For example, if we have the expression 3+4+5+6*7, it is not incorrect to do first the sum 3+4+5, leaving 12+6*7, because the calculation of 6*7 does not interfere with the result of 3+4+5.
Maybe it is not emphasized because we tend to assume that people will take that for granted, but in one of those videos of false demonstrations that 0 = 1, one step was to get from
√[(4-5)^2] = √[(6-5)^2]
(4-5) = (6-5)
In the comments, someone put that the error came because the order of operations was not followed, that what was inside the parentheses should have been done first. Surely that is an alternative way to get the correct result, but it is not the source of the error, and it does not explain why when solving an equation like √(x+3) = 9 we can square both sides to cancel the root: x+3=81, effectively doing an external operation before what is inside the parentheses. The "x" is just another number by the end, just masked.
So, to avoid those confusions I think the precedence rules should be seen as hierarchies in a kind of "stratification of layers". We can really choose which operations we want to do first as long as the operands belong to the same layer, the deeper ones being private for our current one until we know their final results. (And of course following other rules, like if the operators are associative or not, etc.)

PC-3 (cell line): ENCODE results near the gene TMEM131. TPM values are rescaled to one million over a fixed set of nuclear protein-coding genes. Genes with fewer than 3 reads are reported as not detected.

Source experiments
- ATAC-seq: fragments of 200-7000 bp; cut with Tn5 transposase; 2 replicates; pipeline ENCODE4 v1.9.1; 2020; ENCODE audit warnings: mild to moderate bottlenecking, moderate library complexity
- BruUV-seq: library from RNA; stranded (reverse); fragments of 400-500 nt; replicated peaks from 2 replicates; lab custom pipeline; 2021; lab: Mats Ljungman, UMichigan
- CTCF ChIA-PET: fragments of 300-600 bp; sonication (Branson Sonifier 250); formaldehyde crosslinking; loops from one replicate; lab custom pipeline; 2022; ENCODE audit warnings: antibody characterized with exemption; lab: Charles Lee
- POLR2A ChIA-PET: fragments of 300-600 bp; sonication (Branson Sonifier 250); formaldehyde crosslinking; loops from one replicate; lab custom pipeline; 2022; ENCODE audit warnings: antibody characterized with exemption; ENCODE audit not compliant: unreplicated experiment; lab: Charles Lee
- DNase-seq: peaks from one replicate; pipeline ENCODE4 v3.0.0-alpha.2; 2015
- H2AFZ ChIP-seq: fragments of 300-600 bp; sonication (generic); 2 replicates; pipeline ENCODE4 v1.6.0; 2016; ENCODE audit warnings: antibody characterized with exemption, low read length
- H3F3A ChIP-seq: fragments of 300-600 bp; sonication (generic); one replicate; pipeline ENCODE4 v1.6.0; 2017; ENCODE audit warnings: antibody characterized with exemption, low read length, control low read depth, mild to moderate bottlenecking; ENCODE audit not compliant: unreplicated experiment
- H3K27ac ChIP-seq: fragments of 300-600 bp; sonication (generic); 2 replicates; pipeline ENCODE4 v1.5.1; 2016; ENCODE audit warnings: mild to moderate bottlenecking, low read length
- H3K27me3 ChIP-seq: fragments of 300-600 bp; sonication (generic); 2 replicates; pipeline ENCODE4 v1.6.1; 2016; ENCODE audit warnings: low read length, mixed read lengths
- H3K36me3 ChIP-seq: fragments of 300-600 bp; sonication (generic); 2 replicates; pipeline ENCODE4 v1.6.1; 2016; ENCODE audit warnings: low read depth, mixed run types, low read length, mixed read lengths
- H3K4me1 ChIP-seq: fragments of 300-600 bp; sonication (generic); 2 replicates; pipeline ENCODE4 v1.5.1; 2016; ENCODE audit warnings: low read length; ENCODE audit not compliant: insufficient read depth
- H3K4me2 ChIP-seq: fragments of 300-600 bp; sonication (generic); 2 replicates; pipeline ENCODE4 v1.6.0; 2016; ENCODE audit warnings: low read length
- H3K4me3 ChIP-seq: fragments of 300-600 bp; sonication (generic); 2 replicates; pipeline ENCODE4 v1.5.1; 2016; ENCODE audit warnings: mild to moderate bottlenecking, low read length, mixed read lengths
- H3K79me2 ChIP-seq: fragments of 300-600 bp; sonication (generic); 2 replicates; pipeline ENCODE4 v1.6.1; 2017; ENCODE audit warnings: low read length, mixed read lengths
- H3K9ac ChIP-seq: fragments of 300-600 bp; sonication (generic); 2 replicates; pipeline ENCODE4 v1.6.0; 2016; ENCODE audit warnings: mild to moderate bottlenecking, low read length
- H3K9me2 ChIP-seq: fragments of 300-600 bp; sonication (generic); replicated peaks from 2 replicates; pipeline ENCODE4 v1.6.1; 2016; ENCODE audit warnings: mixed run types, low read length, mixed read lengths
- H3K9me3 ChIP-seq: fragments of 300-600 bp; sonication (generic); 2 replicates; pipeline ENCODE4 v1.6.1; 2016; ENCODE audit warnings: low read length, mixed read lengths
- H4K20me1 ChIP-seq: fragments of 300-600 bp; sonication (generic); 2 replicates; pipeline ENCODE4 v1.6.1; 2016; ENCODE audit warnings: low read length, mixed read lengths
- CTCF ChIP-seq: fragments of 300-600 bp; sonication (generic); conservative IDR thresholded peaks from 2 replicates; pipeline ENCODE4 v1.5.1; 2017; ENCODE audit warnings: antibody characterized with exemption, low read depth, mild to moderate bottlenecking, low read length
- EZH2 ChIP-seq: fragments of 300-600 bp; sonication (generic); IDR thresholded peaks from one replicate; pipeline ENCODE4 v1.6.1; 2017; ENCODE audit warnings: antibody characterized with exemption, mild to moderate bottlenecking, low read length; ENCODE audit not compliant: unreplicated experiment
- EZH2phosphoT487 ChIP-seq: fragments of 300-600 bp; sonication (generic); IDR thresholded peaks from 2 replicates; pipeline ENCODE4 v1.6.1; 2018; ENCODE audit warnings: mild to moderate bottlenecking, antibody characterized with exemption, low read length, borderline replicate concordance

In the expression 3+4+5+6*7, the multiplication indicates that the operands of 6*7 belong to a deeper layer than those of the rest of the expression, so we can operate the outer ones as long as we don't touch those of the deeper, like if we masked the 6*7 with an "x" until we changed the layer in which we are working:
I am 23 years old and joining the Air Force. I currently possess a very rudimentary understanding of mathematics. (Enough to get a 93/99 on the ASVAB. Anyone who is familiar with the test knows how easy it is.) Basically, I understand like Algebra 1. Mathematics has always been my weakest subject.
I currently plan on serving 4 years to get the GI Bill then go to school for a bachelor's in nuclear engineering. I'm passionate and interested in nuclear energy.
As far as I know, universities have entrance exams or something to get in, right? And all the engineering programs I've looked at begin with Calculus.
My intention is solely to accrue more math knowledge and be ready to face Calculus on any entrance exam and in engineering. I'm not trying to skip any future engineering classes. I just wish to improve my own math skills. Structured coursework of reptitions seems like it would be really useful to get the foundations drilled into me.
Would it be worthwhile to get an associate's in math online while I serve to be ready for engineering?
(I know. A lot of background, but I didn't want to leave out any important factors that would influence anyone's advice.)
I'm working on a program to help with automaticity and mental math skills and I was hoping some of you could comment or contribute to my mental math progressions in different skills. I've got everything so far laid out in a Google Sheet (https://docs.google.com/spreadsheets/d/17vwSJWGRL2A5TwsRnspX6qdaLeBSmVft7JT1ZNvBSrs/edit?usp=sharing) I would love to hear your feedback or ideas for how it can be improved.